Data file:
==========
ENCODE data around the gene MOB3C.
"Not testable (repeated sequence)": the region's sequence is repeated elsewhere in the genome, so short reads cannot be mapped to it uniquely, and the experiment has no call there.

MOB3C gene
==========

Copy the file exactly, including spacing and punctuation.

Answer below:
ENCODE data around the gene MOB3C.
"Not testable (repeated sequence)": the region's sequence is repeated elsewhere in the genome, so short reads cannot be mapped to it uniquely, and the experiment has no call there.

MOB3C gene